Approved for 90,000 more miles and points – barely! (Ink Bold and Dividend Miles MasterCard)

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I recently outlined my plans to get my final two credit cards of the year.  I set my sights on the Ink Bold by Chase and the US Airways Dividend Miles MasterCard.  I outlined many of the reasons why in this post earlier this month, but I will review a few of the main features here as well.  I’ll also tell you how the process of getting approved for both cards went so that it may help you if you find yourself in a similar position.

US Airways Dividend Miles MasterCard:

I wanted this card mainly for the 40,000 miles at sign-up, especially since there is no annual fee the first year and no minimum spending requirement to get the card.  Just make one purchase and the bonus is yours.  There are a couple of other features that make this card useful as well.  For example, you get a 5,000 mile discount on reward tickets booked on US Airways flights.  You also get preferred check-in and Zone 2 boarding.  Additionally, it comes with a $99 companion ticket, $75 off US Airways Club membership, and using it will probably score me an easy hit in next year’s Grand Slam.

I will potentially be keeping this card for a while since it will be a likely hit in the Grand Slam and it comes with 10,000 miles upon each anniversary.  It will carry an $89 annual fee after the first year, but it might be worth it to me.

This card is issued by Barclays and pulled TransUnion for my credit report.  It was a very simple instant approval for a modest credit line.  The card arrived just over a week later and I have already made my first purchase.  Very straight forward so far, so no complaints from me on this one.  Thanks, Barclays!

Chase Ink Bold:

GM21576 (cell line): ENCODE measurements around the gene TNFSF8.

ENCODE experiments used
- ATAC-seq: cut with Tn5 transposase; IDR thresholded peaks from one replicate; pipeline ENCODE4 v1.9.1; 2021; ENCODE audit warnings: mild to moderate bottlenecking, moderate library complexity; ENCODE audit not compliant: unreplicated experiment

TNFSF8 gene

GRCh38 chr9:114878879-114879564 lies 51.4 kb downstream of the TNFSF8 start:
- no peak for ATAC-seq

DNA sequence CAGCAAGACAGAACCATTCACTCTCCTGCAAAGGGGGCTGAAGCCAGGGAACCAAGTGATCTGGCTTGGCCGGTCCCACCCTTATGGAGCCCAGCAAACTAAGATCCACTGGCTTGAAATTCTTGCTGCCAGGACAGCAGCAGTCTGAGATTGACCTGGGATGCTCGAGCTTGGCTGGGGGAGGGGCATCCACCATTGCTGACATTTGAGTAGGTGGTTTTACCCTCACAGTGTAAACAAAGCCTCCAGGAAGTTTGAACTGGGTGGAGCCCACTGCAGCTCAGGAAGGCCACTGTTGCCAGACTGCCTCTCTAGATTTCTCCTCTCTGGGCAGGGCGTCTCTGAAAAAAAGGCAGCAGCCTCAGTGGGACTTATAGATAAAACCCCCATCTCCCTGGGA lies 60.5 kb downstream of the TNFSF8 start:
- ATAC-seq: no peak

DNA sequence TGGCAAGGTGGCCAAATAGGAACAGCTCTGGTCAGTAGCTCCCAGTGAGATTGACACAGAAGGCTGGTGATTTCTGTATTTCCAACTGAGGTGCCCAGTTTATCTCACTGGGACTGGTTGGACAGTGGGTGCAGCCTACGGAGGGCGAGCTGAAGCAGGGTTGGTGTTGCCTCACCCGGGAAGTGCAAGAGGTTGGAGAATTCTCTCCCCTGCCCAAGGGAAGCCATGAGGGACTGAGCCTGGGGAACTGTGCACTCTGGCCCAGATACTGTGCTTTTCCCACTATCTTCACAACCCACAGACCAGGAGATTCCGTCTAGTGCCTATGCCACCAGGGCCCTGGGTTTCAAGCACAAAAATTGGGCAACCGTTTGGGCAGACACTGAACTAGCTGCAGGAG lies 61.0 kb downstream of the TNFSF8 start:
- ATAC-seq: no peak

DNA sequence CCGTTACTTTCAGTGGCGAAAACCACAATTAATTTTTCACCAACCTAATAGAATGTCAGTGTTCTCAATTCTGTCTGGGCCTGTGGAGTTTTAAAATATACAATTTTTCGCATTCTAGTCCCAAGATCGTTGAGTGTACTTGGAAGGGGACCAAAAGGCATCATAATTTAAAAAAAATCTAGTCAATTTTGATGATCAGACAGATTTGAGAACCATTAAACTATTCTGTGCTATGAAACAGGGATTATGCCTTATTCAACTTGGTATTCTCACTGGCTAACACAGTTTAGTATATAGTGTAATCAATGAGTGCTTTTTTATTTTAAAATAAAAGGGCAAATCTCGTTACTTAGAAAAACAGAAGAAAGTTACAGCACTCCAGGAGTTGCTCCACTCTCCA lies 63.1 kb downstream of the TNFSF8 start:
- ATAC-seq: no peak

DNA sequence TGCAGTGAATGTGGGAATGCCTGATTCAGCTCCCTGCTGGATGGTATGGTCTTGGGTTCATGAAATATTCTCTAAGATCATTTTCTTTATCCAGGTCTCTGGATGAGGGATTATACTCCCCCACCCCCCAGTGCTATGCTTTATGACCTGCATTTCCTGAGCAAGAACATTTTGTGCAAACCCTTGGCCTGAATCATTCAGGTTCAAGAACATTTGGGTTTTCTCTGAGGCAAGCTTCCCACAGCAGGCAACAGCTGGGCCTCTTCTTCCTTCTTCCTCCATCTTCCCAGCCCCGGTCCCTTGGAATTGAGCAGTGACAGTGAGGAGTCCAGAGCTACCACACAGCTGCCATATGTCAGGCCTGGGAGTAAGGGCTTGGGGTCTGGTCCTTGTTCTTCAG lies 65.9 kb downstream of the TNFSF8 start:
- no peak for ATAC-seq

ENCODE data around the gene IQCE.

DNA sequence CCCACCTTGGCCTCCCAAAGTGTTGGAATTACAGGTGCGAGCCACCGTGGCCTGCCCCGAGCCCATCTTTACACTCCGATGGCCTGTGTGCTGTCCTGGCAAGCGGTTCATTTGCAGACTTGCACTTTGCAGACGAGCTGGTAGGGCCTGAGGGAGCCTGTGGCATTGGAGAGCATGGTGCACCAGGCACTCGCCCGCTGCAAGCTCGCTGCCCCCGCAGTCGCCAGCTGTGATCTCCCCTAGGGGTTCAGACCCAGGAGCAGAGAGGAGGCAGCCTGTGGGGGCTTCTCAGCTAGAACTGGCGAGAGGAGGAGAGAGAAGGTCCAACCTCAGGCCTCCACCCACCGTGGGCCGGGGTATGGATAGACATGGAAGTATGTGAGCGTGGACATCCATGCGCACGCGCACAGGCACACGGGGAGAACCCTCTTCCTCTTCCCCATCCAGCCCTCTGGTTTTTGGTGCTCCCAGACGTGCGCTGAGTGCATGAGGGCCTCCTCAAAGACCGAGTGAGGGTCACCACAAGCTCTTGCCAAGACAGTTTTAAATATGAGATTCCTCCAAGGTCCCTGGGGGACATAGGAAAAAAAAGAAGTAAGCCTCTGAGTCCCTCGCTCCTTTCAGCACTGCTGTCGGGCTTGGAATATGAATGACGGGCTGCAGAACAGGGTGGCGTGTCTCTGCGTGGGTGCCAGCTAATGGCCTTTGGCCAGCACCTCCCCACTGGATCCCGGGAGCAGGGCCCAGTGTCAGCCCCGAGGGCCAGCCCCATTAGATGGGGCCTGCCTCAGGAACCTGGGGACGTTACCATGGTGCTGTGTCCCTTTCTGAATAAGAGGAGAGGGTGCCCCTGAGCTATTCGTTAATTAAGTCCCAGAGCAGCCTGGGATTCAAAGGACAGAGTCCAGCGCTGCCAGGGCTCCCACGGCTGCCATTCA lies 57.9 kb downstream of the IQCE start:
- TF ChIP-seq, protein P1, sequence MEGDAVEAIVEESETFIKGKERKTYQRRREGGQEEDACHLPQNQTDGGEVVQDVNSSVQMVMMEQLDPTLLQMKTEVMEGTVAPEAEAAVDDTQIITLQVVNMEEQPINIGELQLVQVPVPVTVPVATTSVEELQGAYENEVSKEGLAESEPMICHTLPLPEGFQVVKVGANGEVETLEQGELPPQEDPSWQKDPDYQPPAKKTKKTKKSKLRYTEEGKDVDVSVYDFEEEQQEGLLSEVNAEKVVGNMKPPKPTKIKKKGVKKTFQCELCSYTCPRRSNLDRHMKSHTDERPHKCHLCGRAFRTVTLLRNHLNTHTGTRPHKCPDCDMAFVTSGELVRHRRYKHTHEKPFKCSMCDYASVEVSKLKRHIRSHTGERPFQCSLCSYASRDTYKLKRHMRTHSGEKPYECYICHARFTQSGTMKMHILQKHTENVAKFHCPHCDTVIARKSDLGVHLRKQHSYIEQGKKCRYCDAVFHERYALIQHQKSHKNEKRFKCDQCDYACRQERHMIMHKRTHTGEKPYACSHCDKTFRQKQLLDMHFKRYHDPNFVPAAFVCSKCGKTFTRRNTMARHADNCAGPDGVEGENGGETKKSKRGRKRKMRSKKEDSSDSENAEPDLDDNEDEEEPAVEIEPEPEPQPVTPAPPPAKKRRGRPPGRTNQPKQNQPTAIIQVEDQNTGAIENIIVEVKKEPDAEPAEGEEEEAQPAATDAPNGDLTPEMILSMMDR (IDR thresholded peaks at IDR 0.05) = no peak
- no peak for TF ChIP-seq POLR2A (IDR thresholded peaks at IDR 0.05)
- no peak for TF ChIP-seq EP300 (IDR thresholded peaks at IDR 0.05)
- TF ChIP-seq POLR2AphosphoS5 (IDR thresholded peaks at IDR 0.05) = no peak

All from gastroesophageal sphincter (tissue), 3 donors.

I really wanted this card because I value Ultimate Reward points very highly and this one comes with 50,000 bonus Ultimate Rewards points after spending $5000 in the first three months.  This is a business card, and will be used as such in my case, but I will have to put some non-business expenses on it at first to hit the minimum spending requirement.  There are many stories of people getting approved for business cards without having “traditional” businesses.  Check out this great post from Million Mile Secrets to get some tips to see if maybe you have a business and didn’t even realize it.  The annual fee is waived the first year on this card, but I may be keeping it around long-term for actual business spending.

As is usual for me, Chase pulled from Equifax.  For this one I did not receive an automatic approval.  That was not a surprise to me since I already have three personal accounts with Chase and they seem to have gotten a little gun-shy about handing out the fourth or fifth card (or more in some cases).  Back in May I applied for the Chase Sapphire Preferred Card and I did not receive an instant approval then either, but I was approved without any action on my part a few days later.  I was hoping the same would happen here, but when I hadn’t heard back in over a week I went ahead and called to check my status .

I was told that my status was “pending” and that they would transfer me to the business department.  I am pretty sure I spoke with the most no-nonsense person ever.  He pretty much had the personality of a wall, but hey he is a credit analyst, and boy was he analyzing my credit.  🙂  He asked me several questions about my business.  Here are the ones I remember:

  • How long had I been in business?
  • What does my business do?
  • How many employees did I have?
  • What is my annual revenue?
  • How much of that is profit?